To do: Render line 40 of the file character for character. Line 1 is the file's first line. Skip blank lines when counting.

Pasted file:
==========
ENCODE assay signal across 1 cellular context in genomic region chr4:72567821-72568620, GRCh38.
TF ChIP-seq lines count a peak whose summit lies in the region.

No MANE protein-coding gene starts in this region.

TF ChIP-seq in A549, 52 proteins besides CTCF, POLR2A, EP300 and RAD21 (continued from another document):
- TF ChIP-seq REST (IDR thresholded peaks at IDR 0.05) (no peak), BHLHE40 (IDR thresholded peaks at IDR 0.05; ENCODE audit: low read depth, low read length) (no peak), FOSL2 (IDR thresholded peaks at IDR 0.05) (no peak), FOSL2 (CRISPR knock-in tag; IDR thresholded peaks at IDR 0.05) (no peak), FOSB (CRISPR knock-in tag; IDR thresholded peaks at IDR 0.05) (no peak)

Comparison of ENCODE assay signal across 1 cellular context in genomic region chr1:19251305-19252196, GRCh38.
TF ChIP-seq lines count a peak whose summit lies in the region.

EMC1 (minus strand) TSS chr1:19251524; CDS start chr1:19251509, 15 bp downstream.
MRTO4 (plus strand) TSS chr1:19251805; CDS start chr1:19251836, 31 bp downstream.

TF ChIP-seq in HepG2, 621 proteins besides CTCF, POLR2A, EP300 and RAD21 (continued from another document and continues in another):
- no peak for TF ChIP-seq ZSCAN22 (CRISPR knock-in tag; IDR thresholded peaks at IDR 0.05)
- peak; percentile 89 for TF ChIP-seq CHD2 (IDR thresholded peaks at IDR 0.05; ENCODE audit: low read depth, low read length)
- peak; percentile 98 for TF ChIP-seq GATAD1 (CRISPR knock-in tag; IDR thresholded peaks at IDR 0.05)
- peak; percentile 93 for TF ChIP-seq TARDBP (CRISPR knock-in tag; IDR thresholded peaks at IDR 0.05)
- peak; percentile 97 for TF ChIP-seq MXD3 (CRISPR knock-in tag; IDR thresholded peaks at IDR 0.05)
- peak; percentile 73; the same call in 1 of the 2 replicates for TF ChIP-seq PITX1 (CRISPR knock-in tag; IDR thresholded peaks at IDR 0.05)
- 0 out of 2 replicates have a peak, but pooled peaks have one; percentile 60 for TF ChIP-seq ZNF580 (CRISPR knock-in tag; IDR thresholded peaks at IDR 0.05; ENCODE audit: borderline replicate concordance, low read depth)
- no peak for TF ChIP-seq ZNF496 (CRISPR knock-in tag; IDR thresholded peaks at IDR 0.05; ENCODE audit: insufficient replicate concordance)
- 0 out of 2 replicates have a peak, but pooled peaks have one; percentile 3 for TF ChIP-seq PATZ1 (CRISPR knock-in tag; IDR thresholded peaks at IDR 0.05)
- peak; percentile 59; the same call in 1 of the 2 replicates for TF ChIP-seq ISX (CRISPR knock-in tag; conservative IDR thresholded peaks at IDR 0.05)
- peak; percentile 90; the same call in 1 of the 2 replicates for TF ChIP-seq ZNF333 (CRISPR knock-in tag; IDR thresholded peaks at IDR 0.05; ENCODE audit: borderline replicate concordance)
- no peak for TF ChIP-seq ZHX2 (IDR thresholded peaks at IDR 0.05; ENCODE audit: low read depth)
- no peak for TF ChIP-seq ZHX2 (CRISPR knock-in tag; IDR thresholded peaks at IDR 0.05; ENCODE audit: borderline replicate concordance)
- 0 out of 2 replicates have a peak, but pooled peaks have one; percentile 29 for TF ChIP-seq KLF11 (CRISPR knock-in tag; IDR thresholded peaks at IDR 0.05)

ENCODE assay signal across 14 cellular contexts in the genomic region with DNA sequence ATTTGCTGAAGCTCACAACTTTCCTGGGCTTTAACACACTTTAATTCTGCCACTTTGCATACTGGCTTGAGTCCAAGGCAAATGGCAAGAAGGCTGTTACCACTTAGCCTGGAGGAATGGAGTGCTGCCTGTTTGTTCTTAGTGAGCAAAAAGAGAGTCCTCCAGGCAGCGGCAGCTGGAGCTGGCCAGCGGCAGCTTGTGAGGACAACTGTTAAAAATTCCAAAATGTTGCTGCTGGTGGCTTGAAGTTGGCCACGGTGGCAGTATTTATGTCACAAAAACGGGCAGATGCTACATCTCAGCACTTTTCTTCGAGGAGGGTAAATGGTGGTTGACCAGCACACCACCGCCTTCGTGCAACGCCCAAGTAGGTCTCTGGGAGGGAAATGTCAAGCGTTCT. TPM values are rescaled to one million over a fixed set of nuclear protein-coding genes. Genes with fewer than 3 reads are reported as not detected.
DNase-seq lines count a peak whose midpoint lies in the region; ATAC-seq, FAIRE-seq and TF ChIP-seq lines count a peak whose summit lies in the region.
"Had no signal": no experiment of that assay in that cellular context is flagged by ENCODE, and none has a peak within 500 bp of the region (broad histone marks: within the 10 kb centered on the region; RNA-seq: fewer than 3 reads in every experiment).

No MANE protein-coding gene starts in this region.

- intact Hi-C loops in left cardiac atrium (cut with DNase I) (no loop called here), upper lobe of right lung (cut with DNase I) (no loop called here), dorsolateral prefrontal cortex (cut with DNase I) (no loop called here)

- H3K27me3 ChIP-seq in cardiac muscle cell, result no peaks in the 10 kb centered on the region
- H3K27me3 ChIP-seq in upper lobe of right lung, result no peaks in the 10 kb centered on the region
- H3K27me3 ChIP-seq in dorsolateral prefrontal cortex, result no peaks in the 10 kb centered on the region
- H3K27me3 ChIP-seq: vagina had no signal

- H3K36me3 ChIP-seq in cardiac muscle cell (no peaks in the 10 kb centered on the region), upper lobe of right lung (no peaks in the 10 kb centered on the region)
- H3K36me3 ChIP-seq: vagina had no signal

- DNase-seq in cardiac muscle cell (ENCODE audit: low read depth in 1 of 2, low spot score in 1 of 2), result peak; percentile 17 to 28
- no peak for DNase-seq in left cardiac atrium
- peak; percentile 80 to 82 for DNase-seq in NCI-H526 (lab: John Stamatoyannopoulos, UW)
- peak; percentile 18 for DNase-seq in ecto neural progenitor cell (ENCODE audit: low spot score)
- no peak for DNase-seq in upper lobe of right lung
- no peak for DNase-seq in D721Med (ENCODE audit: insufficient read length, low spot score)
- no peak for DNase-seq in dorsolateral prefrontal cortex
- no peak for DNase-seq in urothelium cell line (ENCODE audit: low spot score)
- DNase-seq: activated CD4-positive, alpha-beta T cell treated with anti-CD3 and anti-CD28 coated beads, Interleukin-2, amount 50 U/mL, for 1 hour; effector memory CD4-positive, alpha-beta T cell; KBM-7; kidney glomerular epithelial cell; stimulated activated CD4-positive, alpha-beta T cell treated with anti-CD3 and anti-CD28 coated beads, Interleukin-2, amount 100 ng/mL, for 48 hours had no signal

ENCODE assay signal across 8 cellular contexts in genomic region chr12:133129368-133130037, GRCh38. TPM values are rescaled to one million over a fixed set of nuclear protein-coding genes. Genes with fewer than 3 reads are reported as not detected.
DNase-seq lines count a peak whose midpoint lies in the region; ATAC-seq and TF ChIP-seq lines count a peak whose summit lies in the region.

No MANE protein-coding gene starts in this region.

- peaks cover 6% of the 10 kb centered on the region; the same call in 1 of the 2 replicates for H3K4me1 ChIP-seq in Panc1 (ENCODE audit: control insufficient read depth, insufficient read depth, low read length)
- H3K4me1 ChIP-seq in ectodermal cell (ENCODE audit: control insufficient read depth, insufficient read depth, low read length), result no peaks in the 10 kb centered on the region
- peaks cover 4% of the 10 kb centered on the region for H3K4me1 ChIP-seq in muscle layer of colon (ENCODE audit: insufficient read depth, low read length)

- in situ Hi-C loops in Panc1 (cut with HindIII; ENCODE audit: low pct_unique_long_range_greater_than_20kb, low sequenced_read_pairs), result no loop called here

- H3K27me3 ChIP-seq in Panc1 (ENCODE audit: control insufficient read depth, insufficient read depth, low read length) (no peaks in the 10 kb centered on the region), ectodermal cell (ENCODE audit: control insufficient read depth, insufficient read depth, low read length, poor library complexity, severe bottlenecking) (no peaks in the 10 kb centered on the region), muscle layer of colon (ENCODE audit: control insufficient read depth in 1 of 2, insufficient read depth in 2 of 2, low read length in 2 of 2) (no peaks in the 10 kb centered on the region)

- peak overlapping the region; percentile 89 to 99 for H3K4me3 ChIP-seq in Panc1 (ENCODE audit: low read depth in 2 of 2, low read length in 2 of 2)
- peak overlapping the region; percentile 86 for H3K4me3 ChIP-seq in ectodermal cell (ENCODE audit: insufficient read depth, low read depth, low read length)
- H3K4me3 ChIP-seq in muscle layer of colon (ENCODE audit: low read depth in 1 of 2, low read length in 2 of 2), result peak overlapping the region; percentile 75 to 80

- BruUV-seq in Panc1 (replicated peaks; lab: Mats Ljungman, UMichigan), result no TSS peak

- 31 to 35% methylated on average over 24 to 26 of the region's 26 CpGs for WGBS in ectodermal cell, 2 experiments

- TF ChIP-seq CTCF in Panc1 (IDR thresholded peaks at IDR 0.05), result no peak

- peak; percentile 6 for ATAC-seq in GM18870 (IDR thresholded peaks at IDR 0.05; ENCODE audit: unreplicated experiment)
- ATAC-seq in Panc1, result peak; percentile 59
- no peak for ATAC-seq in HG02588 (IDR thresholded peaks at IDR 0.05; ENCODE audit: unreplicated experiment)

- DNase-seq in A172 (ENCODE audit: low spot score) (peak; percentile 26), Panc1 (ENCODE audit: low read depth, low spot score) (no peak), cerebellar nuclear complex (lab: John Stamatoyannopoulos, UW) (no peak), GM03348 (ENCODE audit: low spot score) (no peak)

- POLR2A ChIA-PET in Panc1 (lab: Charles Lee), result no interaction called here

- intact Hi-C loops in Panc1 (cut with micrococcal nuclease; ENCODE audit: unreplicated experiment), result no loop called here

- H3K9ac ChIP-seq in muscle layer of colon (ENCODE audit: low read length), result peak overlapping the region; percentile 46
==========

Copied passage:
- no peak for DNase-seq in upper lobe of right lung